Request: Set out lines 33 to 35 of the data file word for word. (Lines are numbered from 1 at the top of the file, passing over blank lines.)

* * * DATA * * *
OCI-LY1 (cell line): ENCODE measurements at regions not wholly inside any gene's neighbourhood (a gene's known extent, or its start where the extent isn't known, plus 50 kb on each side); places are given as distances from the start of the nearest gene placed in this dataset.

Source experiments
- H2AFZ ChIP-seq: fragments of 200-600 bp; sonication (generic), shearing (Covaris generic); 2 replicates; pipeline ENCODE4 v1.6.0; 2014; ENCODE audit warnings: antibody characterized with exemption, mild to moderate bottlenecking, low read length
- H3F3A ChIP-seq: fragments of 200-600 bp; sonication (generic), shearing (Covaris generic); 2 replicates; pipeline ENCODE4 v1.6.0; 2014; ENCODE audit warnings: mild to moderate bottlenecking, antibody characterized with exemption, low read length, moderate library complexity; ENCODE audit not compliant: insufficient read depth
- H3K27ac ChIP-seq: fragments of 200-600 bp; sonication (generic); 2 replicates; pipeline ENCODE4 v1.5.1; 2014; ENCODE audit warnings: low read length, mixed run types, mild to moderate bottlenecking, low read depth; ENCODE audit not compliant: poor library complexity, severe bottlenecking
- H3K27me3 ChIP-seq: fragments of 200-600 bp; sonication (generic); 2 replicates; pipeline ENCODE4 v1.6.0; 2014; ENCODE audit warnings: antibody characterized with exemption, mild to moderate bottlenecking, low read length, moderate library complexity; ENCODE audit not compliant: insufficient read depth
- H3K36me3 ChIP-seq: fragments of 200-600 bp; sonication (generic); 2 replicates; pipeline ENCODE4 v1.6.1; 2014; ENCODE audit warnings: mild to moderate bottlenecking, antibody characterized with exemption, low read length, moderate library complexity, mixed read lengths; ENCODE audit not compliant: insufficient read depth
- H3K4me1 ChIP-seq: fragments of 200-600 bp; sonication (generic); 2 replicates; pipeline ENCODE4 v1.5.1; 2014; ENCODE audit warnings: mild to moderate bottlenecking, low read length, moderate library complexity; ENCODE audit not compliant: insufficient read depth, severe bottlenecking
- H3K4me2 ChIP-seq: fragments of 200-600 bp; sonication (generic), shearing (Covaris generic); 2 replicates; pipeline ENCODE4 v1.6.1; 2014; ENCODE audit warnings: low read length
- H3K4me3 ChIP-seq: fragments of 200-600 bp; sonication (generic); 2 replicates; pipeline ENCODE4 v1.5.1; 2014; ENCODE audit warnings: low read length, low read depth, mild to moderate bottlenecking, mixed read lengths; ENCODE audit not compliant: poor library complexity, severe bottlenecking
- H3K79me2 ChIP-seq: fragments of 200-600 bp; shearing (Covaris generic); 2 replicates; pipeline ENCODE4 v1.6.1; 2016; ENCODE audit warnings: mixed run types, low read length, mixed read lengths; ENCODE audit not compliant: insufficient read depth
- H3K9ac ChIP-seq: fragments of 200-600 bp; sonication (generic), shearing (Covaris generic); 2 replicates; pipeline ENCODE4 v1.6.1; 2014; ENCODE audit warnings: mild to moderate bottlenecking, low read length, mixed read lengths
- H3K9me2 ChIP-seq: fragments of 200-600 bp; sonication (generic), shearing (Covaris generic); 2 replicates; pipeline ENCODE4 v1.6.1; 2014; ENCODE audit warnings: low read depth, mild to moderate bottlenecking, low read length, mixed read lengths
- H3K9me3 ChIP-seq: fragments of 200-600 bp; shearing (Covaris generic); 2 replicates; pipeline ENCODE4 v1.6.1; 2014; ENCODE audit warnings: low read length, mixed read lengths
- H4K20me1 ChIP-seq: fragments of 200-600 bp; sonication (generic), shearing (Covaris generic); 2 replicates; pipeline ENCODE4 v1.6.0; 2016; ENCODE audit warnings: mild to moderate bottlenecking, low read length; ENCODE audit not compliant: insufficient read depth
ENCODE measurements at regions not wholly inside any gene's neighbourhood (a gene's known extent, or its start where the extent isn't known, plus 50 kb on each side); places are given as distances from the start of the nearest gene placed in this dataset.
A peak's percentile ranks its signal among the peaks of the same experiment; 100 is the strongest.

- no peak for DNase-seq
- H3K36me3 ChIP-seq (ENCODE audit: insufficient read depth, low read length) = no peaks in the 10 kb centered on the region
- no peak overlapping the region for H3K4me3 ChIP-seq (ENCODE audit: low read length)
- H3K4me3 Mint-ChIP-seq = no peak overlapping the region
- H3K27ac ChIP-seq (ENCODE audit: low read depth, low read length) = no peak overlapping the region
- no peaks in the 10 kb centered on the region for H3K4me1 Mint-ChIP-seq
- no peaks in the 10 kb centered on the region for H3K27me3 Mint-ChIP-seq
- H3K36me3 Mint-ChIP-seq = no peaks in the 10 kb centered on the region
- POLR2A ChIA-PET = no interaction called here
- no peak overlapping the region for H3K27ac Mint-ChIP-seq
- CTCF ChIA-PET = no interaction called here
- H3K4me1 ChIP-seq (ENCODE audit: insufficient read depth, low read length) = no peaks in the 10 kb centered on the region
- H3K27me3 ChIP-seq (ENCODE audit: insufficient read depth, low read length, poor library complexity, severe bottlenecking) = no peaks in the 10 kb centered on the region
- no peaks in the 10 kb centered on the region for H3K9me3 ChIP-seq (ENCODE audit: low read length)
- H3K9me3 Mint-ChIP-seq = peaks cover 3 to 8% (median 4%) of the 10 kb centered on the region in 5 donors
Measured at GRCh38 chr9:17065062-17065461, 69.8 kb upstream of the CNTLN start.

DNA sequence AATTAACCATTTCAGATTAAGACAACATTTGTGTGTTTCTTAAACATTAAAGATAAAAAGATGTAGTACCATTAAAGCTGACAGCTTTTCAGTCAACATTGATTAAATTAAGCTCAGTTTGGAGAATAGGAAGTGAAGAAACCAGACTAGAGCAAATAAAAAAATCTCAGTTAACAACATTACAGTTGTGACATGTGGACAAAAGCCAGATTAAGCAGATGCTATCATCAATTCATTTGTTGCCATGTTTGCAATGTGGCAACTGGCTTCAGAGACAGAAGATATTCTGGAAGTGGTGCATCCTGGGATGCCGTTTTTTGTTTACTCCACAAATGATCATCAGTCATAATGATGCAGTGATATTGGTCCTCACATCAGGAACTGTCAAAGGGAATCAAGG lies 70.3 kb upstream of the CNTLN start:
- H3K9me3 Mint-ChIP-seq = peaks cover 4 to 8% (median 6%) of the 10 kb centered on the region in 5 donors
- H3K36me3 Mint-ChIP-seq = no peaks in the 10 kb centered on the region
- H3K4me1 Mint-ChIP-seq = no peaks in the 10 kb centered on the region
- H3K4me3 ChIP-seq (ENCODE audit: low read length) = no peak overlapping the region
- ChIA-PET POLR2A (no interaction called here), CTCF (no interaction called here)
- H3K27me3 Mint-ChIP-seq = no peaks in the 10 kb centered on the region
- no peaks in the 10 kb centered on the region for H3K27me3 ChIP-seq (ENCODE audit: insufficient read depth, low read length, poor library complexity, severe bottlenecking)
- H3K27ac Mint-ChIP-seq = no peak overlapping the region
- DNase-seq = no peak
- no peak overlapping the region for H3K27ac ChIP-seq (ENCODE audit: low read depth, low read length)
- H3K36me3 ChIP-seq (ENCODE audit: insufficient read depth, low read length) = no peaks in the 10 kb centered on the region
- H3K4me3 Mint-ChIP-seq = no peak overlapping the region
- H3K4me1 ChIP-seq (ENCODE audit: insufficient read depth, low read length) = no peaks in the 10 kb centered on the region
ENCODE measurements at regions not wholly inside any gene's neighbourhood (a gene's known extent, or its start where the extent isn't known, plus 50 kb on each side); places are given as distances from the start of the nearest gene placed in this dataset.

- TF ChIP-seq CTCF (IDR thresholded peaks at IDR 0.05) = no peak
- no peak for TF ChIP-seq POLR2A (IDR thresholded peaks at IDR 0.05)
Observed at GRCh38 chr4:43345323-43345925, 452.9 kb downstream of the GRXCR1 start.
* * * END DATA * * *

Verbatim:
Measured at GRCh38 chr9:17065062-17065461, 69.8 kb upstream of the CNTLN start.

DNA sequence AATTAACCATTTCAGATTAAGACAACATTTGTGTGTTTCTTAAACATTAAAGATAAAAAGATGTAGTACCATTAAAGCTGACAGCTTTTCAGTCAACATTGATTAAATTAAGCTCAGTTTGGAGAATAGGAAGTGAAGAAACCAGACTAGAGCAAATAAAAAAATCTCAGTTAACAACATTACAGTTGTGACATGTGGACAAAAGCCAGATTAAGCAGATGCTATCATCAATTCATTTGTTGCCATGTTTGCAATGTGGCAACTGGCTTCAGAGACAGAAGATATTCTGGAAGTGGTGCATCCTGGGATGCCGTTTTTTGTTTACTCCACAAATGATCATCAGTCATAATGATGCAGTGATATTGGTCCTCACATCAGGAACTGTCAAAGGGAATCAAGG lies 70.3 kb upstream of the CNTLN start:
- H3K9me3 Mint-ChIP-seq = peaks cover 4 to 8% (median 6%) of the 10 kb centered on the region in 5 donors